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The Great American Biotic Interchange in frogs: Multiple and early colonization of Central America by the South American genus Pristimantis (Anura: Craugastoridae)

Elsevier Inc.
DOI: 10.1016/j.ympev.2011.11.022
  • Ancestral Area Reconstruction
  • Dec
  • Isthmus Of Panama
  • Multi-Locus Molecular Phylogenetics
  • Terrarana
  • Biology
  • Earth Science
  • Geography
  • Mathematics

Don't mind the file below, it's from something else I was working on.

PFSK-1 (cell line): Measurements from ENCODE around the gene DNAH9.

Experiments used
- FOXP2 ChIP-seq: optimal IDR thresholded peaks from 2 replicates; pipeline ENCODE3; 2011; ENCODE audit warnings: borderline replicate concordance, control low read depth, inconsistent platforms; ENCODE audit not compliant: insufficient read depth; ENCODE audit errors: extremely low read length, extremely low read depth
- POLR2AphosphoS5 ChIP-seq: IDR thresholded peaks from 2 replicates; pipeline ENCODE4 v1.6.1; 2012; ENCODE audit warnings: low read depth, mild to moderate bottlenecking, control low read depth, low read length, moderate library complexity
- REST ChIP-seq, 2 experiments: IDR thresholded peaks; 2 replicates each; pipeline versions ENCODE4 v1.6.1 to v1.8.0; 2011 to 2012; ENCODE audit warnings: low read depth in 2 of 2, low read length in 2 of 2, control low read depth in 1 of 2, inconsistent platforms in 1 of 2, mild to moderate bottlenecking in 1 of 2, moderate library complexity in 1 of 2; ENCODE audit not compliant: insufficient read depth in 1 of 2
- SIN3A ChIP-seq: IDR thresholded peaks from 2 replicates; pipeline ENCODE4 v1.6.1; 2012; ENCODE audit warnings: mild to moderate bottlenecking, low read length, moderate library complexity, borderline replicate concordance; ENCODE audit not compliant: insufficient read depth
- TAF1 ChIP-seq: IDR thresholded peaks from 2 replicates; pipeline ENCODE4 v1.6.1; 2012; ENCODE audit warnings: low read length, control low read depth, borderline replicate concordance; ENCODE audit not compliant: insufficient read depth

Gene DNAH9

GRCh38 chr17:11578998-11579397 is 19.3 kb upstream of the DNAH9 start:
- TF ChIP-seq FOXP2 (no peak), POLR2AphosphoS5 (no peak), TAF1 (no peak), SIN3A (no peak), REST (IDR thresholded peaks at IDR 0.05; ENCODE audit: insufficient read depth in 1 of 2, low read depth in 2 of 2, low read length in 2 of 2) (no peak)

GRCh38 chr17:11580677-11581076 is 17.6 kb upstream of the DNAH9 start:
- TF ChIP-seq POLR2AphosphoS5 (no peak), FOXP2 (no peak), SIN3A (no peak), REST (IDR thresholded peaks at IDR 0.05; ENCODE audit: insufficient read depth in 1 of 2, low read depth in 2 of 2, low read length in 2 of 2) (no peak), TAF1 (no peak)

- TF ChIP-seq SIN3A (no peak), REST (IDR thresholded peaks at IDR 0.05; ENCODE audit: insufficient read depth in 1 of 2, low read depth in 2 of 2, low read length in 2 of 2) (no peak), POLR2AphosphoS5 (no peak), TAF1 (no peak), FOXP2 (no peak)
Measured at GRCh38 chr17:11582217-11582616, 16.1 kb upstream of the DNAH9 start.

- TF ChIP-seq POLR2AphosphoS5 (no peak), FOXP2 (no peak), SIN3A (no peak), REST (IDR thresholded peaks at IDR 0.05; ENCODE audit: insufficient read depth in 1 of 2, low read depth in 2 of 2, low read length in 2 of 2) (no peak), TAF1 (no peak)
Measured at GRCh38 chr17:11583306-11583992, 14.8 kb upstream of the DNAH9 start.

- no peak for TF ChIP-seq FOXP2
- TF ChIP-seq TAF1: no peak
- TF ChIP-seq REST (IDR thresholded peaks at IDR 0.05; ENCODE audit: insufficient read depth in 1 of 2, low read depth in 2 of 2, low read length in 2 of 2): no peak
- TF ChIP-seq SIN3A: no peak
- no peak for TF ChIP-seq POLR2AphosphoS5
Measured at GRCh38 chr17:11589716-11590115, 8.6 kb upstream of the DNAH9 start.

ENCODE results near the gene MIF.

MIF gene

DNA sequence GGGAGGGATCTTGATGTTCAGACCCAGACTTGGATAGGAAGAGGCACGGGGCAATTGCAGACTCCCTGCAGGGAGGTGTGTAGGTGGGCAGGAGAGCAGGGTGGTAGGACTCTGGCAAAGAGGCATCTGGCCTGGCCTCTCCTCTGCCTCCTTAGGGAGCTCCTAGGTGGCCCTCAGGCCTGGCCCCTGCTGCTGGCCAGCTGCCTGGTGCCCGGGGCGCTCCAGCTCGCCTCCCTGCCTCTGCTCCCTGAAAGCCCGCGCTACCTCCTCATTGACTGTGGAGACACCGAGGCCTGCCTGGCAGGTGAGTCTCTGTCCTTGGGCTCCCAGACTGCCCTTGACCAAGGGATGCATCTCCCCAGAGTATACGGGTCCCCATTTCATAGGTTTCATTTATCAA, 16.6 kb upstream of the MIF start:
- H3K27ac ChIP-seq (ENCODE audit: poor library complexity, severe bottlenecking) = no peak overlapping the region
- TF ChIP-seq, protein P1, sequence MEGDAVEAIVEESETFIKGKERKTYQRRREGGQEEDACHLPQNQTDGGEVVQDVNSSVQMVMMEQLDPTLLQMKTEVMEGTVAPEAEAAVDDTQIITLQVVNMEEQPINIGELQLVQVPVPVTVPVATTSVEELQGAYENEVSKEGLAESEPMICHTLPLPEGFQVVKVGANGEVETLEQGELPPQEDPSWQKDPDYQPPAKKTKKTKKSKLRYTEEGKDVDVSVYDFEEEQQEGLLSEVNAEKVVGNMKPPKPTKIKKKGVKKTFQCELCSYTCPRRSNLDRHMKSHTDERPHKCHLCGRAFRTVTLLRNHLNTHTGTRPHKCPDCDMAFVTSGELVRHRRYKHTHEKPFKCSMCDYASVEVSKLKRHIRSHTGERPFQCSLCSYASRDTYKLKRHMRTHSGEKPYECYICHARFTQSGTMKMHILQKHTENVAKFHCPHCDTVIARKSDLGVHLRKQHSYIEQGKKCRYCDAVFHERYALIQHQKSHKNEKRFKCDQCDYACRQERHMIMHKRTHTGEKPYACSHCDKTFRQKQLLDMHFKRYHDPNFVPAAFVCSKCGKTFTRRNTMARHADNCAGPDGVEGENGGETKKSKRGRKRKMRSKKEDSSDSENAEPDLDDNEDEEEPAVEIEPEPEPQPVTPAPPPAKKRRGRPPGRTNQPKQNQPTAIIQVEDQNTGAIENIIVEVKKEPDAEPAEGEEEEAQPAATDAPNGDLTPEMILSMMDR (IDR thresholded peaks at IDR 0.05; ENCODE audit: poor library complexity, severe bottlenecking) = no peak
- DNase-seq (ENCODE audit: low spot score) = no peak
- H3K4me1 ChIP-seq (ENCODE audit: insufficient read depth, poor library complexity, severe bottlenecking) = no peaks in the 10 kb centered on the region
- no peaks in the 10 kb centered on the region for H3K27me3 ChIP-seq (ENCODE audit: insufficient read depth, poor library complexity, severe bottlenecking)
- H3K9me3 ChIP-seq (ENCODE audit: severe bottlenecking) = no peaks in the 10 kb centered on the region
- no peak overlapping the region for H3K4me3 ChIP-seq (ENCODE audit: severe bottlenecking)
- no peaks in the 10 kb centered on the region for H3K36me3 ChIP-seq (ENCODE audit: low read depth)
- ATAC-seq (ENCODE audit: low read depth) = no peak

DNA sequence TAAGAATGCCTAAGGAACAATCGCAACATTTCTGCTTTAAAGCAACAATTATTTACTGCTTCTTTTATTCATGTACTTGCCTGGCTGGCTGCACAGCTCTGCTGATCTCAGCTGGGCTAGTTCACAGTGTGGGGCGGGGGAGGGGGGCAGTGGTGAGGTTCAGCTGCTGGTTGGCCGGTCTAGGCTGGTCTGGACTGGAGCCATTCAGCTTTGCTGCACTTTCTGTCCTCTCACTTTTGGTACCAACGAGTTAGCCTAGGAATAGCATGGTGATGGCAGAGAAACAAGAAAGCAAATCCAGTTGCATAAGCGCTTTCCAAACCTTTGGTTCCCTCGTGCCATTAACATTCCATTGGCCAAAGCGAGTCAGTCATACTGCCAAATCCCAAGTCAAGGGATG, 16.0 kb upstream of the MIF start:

Abstract The completion of the land bridge between North and South America approximately 3.5–3.1million years ago (Ma) initiated a tremendous biogeographic event called the Great American Biotic Interchange (GABI), described principally from the mammalian fossil record. The history of biotic interchange between continents for taxonomic groups with poor fossil records, however, is not well understood. Molecular and fossil data suggest that a number of plant and animal lineages crossed the Isthmus of Panama well before 3.5Ma, leading biologists to speculate about trans-oceanic dispersal mechanisms. Here we present a molecular phylogenetic analysis of the frog genus Pristimantis based on 189 individuals of 137 species, including 71 individuals of 31 species from Panama and Colombia. DNA sequence data were obtained from three mitochondrial (COI, 12S, 16S) and two nuclear (RAG-1 and Tyr) genes, for a total of 4074 base pairs. The resulting phylogenetic hypothesis showed statistically significant conflict with most recognized taxonomic groups within Pristimantis, supporting only the rubicundus Species Series, and the Pristimantis myersi and Pristimantis pardalis Species Groups as monophyletic. Inference of ancestral areas based on a likelihood model of geographic range evolution via dispersal, local extinction, and cladogenesis (DEC) suggested that the colonization of Central America by South American Pristimantis involved at least 11 independent events. Relaxed-clock analyses of divergence times suggested that at least eight of these invasions into Central America took place prior to 4Ma, mainly in the Miocene. These findings contribute to a growing list of molecular-based biogeographic studies presenting apparent temporal conflicts with the traditional GABI model.

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